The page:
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Trump to meet Japan, S Korea leaders to discuss threat from N Korea

Trump's NSA said US will retain military option in dealing with North Korea, even though its not what they would prefer to do

AFP | PTI  |  Washington 

Donald Trump
US President Donald Trump | Photo: Reuters

The said on Saturday that President Donald will meet the leaders of and in New York next week to discuss the "urgent" threat posed by North Korea and dismissed claims there was no to dealing with

The US leader will host a lunch with Japanese Prime Minister and South Korea's on Thursday on the sidelines of the UN General Assembly, Trump's National Security Adviser HR McMaster told a briefing.


"As Kim Jong-Un's most recent launch demonstrates, this is one of the world's most urgent and dangerous security problems," he added.

Hours earlier, had fired a missile over and into the -- its longest missile flight yet -- in response to fresh punitive measures imposed by the UN Security Council. That launch came less than two weeks after staged its most powerful nuclear test yet.

McMaster sent a mixed message Friday, insisting that the US retained a "military option" in dealing with North Korea even while calling on "everyone to do everything we can to address the global problem short of war."

"We're out of time," McMaster said. "We have been kicking the can down the road and we are out of road.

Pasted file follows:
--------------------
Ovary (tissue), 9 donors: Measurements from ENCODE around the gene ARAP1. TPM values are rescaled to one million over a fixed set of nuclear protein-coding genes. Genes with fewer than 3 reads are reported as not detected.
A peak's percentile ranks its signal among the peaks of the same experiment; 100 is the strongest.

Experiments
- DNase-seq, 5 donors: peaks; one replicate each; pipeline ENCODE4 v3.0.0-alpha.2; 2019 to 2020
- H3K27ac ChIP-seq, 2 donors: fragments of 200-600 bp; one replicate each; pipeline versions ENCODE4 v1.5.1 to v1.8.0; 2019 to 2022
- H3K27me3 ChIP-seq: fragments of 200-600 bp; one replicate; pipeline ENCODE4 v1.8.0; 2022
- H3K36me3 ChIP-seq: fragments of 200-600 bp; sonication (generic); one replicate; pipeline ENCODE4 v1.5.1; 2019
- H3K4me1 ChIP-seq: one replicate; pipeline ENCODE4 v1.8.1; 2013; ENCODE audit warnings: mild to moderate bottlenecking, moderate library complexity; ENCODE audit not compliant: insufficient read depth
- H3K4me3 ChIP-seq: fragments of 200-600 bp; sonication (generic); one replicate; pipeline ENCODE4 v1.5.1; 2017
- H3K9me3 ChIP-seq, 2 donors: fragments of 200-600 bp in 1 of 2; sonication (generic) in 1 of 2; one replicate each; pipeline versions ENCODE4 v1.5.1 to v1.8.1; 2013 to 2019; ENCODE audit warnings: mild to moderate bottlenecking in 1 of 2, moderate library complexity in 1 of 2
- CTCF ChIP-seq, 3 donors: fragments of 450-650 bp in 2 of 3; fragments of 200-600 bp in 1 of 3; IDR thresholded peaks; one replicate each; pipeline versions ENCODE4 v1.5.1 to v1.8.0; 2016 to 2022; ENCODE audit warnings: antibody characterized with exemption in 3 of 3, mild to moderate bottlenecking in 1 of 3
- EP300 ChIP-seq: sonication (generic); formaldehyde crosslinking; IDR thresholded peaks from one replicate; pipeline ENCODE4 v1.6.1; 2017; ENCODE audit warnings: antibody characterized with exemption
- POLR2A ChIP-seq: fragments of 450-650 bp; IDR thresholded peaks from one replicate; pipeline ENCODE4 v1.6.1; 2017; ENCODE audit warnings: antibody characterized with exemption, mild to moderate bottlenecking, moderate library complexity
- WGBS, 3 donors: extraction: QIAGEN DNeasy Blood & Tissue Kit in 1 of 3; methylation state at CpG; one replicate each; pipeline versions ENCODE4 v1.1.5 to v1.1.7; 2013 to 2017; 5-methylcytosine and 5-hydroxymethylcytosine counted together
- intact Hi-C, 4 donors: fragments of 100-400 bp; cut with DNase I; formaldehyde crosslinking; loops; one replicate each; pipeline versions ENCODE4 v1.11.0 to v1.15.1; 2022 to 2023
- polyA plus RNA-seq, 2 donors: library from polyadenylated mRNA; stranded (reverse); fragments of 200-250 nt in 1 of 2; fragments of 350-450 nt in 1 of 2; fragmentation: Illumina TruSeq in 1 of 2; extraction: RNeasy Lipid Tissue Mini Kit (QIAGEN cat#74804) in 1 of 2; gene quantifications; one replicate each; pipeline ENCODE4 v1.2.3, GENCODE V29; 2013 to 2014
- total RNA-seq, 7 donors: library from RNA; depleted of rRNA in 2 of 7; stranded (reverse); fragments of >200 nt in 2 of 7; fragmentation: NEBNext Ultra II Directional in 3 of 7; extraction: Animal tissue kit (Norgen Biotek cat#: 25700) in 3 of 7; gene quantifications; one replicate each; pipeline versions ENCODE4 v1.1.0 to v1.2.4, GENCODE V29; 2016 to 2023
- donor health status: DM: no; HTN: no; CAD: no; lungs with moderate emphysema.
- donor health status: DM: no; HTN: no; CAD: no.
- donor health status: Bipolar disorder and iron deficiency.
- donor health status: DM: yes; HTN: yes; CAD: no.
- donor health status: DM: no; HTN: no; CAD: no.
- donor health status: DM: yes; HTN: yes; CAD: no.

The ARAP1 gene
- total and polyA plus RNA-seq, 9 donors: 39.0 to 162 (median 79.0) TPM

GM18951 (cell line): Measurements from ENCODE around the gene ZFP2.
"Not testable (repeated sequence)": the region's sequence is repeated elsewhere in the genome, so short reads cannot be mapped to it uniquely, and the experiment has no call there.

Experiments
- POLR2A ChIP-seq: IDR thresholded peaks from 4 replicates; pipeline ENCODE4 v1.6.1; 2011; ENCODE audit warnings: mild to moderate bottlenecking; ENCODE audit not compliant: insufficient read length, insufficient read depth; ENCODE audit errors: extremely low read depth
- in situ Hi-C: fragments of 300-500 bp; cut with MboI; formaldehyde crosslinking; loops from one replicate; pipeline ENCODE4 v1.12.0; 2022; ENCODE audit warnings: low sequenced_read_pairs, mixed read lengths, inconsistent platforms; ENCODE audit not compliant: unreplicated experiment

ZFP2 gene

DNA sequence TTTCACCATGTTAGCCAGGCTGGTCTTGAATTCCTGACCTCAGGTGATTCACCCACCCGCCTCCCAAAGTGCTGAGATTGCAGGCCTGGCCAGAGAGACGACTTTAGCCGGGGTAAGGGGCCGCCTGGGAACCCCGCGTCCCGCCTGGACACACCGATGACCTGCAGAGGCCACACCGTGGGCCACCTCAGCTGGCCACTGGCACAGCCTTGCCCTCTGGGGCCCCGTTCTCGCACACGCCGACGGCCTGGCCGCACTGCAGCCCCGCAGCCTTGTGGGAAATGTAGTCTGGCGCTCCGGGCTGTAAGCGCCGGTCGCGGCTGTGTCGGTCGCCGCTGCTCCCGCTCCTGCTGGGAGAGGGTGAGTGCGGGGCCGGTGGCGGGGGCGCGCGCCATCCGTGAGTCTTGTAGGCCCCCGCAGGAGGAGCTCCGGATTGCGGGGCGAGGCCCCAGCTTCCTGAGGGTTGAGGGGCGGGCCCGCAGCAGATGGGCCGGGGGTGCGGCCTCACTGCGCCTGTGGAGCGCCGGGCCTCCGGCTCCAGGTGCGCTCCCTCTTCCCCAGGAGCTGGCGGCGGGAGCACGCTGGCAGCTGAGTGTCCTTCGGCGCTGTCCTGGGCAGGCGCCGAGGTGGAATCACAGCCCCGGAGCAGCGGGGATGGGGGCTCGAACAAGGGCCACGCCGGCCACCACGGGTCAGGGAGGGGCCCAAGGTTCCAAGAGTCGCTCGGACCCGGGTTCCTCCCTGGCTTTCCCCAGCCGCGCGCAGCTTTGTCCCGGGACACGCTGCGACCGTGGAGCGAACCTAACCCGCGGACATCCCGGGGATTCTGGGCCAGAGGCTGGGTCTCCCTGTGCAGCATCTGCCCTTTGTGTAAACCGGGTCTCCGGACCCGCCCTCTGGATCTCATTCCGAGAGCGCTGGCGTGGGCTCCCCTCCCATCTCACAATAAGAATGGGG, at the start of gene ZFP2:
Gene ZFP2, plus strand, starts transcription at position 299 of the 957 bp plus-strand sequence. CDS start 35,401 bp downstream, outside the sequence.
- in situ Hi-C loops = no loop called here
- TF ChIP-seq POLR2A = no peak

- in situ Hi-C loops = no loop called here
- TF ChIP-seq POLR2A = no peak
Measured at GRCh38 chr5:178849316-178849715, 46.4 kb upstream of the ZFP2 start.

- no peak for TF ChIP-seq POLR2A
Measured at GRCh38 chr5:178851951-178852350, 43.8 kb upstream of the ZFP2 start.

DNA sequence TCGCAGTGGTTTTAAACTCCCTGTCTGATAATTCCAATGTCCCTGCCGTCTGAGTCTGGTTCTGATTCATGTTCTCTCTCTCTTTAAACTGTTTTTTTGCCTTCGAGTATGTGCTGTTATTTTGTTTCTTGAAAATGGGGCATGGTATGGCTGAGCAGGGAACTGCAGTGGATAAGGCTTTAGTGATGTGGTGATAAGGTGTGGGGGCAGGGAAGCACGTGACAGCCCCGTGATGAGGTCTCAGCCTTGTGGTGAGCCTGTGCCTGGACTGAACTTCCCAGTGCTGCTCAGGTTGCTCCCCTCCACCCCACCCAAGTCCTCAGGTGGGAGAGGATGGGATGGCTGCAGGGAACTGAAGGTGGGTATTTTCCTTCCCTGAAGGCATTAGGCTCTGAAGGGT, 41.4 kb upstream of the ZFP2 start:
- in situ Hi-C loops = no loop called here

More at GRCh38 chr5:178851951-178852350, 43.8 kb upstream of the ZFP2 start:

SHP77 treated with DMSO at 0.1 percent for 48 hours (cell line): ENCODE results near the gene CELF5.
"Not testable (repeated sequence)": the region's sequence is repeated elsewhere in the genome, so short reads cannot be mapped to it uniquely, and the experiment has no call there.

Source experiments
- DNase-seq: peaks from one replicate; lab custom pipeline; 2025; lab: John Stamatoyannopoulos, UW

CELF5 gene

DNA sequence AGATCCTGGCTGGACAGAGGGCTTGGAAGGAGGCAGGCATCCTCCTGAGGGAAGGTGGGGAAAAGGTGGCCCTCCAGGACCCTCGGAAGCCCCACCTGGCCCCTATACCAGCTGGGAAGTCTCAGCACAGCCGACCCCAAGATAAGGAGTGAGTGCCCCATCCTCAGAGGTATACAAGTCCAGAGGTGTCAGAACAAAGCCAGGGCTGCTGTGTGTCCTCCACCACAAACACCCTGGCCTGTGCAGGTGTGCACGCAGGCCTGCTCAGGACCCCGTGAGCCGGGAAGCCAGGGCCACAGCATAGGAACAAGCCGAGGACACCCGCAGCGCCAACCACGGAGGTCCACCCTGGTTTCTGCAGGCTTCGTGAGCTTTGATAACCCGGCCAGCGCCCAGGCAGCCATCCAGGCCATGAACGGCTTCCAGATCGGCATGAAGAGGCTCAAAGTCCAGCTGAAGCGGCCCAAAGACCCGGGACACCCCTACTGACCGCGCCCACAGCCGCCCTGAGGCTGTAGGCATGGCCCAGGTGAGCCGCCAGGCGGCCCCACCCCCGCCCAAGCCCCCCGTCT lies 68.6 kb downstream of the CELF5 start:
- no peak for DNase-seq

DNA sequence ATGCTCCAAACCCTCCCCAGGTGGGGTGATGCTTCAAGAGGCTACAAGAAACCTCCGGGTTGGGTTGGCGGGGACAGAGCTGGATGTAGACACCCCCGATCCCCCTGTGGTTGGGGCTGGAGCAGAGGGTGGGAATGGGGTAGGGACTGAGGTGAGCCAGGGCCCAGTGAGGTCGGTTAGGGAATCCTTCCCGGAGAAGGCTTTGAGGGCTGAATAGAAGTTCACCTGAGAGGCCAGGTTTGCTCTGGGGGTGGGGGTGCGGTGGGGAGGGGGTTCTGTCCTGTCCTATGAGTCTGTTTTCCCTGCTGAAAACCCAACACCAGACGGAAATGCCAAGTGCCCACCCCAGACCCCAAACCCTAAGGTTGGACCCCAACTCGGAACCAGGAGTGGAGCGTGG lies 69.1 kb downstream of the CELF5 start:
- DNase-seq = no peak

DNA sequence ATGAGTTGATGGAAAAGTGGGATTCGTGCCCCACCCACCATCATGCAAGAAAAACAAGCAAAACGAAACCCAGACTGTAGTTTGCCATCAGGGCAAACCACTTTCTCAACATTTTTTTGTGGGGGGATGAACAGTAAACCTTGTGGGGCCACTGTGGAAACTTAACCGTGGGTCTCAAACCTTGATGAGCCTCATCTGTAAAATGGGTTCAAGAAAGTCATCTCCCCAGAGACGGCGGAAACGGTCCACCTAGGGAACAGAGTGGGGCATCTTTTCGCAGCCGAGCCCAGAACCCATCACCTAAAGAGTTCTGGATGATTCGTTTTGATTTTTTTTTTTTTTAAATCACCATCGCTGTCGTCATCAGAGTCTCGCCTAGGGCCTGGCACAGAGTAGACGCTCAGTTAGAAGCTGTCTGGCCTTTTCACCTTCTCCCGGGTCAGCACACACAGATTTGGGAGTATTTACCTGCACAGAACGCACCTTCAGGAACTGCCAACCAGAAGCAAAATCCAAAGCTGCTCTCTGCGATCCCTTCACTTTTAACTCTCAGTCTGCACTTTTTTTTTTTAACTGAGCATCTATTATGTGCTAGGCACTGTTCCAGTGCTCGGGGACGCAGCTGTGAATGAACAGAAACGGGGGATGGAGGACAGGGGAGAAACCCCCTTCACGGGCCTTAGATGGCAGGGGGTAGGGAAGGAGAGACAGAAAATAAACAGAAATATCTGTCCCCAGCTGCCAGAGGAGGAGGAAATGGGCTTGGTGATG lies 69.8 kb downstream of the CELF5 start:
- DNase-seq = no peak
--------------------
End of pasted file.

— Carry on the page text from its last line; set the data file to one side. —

"For those who have been commenting about the lack of a military option, there is a military option," he said. "Now it's not what we prefer to do."

"We need time obviously for any strategy to work," he added.

The US ambassador to the UN, Nikki Haley, said trade with North Korea would be cut 90 percent after the "massive sanctions" package agreed by the Security Council. That, she added, "is just the beginning of what we can do."

On Monday, McMaster said, will also meet French President and Israeli Prime Minister for talks focused on

has called the nuclear agreement between and six major powers, which requires Tehran to reduce its nuclear activities in exchange for sanctions relief, "the worst deal ever negotiated." But on Thursday he extended the sanctions relief, avoiding a step that could have undercut the accord.

Key US allies, including France, have strongly encouraged to uphold the agreement in order to prevent from developing a nuclear arsenal. Macron has said he sees "no alternative" to sticking by the accord.

But Netanyahu strongly opposes the deal, saying Tehran cannot be trusted and that Israel's survival could be at stake.

has to certify in mid-October whether he believes is abiding by the nuclear deal.

First Published: Sat, September 16 2017. 11:01 IST
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